My experience of transiting this part of the Mediterranean has taught me that the standards of watchkeeping on many of the smaller merchant vessels in this area is very poor. They regularly ignore the rules of the road and rarely respond to the VHF when called if a close quarter situation is developing, as they do not wish to have to change course or speed to comply. There seems to be an apparent attitude that yachts should always give way regardless of the circumstances. My vessel is 50 metres and 530GT so not a small craft, but we regularly find ourselves in circumstances such as last night’s events. We had some other traffic around us last night and would have created another close quarters’ situation with other vessels had we slowed down or changed course. M/V xx had unrestricted sea room to pass by our stern, but it appears she had no one on watch in the bridge if our observations through the binoculars of a crew member rushing to the bridge were correct.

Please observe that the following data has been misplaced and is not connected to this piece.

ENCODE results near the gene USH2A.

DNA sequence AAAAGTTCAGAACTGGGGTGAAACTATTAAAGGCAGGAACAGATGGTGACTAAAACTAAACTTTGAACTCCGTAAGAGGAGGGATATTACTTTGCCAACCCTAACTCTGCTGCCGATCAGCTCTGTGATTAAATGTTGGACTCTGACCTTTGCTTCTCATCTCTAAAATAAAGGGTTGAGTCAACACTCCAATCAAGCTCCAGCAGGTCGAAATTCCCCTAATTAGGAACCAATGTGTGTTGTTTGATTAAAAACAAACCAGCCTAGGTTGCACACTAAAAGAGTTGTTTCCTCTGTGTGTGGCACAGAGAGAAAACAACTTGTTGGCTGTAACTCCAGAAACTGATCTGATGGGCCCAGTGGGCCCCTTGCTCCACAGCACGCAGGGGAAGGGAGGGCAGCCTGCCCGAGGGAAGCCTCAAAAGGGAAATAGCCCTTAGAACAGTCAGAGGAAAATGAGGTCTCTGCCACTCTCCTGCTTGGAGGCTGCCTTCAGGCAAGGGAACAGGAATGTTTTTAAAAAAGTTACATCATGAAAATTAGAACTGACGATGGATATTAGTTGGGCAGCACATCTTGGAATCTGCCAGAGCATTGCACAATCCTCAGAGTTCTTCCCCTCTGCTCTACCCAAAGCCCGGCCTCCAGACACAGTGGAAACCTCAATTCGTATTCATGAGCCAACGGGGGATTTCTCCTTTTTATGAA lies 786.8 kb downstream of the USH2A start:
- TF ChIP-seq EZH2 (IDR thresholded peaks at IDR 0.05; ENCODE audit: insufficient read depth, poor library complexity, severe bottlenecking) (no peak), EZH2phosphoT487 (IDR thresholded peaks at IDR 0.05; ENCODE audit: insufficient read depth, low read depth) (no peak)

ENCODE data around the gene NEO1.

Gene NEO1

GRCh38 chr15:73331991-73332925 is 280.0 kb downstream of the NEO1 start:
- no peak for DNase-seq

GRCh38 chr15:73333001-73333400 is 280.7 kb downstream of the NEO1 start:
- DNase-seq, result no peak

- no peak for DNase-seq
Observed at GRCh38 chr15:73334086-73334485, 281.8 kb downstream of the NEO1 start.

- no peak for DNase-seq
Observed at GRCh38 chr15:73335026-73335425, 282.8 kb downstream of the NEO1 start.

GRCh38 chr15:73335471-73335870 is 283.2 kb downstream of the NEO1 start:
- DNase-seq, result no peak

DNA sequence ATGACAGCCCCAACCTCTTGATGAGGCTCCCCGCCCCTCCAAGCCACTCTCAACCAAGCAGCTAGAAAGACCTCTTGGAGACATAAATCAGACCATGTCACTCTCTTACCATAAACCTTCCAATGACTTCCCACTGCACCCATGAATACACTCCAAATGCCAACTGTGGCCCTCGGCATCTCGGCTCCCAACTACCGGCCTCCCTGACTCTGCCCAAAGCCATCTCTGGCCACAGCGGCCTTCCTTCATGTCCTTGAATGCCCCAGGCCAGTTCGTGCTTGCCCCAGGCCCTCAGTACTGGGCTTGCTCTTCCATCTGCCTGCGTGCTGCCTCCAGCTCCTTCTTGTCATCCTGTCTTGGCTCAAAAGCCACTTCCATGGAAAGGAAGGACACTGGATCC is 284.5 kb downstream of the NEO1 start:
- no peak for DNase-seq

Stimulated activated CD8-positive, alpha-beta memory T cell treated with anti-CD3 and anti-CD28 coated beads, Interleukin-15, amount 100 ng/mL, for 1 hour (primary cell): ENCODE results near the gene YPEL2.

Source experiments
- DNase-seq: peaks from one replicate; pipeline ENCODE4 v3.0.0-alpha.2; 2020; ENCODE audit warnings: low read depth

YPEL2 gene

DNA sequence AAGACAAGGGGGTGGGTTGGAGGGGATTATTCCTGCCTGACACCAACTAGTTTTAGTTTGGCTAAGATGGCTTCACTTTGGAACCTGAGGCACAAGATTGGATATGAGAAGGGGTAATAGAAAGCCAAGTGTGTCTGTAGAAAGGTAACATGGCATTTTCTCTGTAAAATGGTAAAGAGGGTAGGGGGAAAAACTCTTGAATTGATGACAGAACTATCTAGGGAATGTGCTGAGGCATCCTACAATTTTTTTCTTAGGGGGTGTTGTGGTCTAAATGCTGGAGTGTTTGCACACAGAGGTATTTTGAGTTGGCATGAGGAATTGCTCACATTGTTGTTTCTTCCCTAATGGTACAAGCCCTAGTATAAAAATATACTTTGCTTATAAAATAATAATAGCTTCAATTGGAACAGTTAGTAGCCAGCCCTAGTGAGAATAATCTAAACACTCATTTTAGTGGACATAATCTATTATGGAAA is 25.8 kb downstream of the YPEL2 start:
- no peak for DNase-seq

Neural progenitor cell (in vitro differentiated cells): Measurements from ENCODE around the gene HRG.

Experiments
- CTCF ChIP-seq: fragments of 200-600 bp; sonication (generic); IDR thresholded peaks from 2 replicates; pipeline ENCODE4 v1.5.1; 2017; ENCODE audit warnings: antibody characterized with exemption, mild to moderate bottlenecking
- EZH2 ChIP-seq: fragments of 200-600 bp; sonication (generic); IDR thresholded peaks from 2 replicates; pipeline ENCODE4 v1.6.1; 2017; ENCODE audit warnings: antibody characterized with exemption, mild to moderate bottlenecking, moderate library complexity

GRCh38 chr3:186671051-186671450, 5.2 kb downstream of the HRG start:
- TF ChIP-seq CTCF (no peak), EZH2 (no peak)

Report No 5:

A near miss in the English Channel between a yacht and a power-driven vessel. The actions or inactions of one impact upon the actions of the other.

What the Reporter told us (5):

My sailing vessel was crossing the English Channel, sailing northwards hard on the wind. The vessel xx was heading WSW. Our CPA varied between a couple of hundred feet and zero. This ship failed to respond to three VHF calls on Channel 16 and two DSC calls.